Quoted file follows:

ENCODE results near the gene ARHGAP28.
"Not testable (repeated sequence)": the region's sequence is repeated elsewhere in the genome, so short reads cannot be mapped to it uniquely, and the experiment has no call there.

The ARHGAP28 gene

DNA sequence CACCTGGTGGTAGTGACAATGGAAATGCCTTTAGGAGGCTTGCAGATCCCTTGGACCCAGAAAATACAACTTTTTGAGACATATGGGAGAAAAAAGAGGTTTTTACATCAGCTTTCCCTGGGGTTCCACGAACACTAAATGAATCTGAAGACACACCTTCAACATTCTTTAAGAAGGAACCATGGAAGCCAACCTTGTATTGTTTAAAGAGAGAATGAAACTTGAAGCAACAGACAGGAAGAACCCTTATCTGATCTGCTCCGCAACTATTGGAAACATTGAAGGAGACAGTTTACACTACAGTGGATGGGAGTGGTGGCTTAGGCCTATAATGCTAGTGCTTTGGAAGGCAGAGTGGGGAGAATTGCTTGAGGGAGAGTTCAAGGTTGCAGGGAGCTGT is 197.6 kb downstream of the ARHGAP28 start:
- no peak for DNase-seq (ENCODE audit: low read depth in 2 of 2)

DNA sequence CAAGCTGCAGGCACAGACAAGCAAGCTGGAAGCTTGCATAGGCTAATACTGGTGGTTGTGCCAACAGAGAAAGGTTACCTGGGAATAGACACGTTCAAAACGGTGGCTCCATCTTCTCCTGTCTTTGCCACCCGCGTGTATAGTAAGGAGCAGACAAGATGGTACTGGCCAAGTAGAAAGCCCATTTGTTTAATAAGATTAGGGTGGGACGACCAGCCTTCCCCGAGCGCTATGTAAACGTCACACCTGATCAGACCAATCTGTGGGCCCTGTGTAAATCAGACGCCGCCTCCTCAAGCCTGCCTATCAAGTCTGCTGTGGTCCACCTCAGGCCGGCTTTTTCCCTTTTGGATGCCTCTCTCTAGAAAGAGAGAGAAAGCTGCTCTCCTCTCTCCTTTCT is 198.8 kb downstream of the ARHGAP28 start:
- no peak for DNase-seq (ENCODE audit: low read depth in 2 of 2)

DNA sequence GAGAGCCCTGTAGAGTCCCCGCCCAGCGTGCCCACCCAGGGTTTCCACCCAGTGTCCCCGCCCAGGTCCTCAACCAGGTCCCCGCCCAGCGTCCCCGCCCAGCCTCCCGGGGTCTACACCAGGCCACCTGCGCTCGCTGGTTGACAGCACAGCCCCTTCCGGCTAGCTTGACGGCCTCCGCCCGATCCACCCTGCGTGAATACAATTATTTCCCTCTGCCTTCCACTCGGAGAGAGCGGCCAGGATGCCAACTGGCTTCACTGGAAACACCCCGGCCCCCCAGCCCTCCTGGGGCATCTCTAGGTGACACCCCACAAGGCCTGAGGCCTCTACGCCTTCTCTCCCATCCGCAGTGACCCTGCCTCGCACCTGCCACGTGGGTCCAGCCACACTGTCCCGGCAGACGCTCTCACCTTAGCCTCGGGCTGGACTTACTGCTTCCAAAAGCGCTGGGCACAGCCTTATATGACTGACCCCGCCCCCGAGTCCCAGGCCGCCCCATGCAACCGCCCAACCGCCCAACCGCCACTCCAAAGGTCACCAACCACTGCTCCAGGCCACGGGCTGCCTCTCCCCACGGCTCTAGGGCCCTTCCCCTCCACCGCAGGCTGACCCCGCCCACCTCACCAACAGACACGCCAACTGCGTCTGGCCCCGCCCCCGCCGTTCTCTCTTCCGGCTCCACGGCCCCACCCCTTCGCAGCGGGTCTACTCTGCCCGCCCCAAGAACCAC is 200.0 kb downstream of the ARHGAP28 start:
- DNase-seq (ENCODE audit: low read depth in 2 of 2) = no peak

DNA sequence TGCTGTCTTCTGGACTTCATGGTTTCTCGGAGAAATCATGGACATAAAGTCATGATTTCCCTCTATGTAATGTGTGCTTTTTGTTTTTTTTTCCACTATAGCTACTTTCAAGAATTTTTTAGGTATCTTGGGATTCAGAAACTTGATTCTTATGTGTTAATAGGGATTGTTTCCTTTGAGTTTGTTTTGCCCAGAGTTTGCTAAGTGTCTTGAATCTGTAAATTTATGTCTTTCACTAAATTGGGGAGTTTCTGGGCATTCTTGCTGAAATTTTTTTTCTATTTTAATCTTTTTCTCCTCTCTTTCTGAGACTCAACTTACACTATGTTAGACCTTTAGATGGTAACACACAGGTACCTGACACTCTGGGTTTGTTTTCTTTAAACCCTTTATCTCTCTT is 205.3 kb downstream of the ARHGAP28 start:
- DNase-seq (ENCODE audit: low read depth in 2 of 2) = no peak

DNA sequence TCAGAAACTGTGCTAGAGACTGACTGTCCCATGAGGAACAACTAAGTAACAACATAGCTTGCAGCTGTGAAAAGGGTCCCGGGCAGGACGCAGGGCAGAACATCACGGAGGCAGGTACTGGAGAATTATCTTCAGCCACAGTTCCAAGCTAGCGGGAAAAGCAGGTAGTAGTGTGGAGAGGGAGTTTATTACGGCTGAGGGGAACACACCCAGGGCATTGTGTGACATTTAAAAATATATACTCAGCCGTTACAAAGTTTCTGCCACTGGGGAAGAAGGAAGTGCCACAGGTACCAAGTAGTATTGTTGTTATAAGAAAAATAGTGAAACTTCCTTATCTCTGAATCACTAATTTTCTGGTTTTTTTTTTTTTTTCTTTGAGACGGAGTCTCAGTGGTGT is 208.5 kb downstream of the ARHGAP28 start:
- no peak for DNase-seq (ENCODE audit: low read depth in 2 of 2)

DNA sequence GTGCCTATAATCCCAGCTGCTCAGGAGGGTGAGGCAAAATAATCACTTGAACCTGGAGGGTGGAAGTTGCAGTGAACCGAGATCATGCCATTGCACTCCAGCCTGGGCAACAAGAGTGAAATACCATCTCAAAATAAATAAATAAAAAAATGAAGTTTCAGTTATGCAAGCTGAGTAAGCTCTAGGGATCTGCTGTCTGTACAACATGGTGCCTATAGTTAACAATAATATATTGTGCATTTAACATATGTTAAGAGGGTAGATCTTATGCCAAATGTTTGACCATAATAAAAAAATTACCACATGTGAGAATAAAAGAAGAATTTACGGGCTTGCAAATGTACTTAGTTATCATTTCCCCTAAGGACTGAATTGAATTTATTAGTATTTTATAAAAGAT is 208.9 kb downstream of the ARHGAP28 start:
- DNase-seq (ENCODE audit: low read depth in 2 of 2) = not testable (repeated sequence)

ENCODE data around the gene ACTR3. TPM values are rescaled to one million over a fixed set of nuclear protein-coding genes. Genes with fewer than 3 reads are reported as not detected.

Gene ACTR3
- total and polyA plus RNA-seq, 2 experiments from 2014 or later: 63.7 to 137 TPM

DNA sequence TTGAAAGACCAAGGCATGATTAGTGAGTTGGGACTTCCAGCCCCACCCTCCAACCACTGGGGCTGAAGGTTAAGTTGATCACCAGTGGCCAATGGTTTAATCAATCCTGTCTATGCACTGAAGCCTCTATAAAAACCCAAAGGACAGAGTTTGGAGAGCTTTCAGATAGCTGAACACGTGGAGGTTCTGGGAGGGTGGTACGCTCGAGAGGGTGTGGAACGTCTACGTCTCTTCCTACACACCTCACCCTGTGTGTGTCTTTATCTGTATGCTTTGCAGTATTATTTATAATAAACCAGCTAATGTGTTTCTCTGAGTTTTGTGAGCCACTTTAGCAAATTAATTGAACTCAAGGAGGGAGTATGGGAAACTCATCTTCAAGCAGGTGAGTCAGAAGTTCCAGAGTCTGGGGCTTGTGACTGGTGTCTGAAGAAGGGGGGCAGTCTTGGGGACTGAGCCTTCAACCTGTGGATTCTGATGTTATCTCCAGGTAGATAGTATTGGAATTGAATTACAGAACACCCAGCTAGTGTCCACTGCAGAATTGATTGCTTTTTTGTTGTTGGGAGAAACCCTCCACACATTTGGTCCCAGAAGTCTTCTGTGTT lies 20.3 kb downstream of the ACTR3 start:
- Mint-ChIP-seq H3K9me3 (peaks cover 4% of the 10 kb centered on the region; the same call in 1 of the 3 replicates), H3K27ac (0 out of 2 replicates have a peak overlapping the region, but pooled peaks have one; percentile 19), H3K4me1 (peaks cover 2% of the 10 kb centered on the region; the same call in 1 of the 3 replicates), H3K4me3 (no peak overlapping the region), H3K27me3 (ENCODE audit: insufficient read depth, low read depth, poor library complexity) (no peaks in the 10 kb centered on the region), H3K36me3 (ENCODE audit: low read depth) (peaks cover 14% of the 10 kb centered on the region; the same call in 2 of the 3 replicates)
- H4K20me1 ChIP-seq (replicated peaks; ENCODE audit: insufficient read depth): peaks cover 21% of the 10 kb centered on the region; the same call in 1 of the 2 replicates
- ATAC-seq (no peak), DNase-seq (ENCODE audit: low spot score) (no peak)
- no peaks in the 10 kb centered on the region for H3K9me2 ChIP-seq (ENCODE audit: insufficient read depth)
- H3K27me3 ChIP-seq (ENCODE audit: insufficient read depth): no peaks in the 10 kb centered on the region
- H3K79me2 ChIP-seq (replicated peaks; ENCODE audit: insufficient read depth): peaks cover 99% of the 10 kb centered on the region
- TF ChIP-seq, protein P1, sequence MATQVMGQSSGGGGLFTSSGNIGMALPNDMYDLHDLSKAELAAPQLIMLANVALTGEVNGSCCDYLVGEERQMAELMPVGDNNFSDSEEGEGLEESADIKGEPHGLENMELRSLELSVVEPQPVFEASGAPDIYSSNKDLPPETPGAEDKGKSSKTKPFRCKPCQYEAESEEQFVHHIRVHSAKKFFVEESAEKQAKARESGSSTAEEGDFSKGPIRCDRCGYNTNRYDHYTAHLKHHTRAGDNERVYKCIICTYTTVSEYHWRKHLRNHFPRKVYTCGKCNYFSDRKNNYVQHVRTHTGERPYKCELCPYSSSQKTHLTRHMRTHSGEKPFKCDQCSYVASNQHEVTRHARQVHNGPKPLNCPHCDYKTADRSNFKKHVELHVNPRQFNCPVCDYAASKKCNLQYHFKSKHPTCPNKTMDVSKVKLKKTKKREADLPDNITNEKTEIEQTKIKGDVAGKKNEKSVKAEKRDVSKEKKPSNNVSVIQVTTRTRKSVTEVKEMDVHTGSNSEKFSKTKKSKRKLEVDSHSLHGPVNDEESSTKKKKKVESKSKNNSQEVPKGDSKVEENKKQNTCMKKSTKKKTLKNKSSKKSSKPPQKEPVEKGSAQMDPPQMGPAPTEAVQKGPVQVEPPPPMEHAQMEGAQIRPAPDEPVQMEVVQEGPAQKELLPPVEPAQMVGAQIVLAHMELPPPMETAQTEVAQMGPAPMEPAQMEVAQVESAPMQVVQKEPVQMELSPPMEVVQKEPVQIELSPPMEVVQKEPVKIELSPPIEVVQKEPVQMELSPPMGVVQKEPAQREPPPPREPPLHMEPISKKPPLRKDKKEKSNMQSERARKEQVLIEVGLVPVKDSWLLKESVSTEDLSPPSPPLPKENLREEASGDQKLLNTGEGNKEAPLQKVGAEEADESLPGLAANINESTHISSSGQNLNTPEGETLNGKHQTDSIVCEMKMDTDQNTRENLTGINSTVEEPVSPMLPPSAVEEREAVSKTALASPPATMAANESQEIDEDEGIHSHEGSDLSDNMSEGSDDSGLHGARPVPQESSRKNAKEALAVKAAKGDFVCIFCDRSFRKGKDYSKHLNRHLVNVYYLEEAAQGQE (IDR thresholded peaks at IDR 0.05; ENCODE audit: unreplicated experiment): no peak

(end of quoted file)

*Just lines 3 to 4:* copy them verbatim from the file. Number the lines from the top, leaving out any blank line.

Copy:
The ARHGAP28 gene

DNA sequence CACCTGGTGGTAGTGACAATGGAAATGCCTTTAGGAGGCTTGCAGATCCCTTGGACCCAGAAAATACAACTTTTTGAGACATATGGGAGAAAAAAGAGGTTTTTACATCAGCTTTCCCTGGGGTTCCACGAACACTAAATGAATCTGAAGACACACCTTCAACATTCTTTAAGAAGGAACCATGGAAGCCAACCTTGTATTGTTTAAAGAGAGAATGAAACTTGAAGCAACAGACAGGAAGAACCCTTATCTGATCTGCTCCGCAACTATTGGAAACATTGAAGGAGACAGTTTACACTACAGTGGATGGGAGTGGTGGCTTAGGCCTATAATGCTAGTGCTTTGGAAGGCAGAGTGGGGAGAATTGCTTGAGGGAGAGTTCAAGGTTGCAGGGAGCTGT is 197.6 kb downstream of the ARHGAP28 start: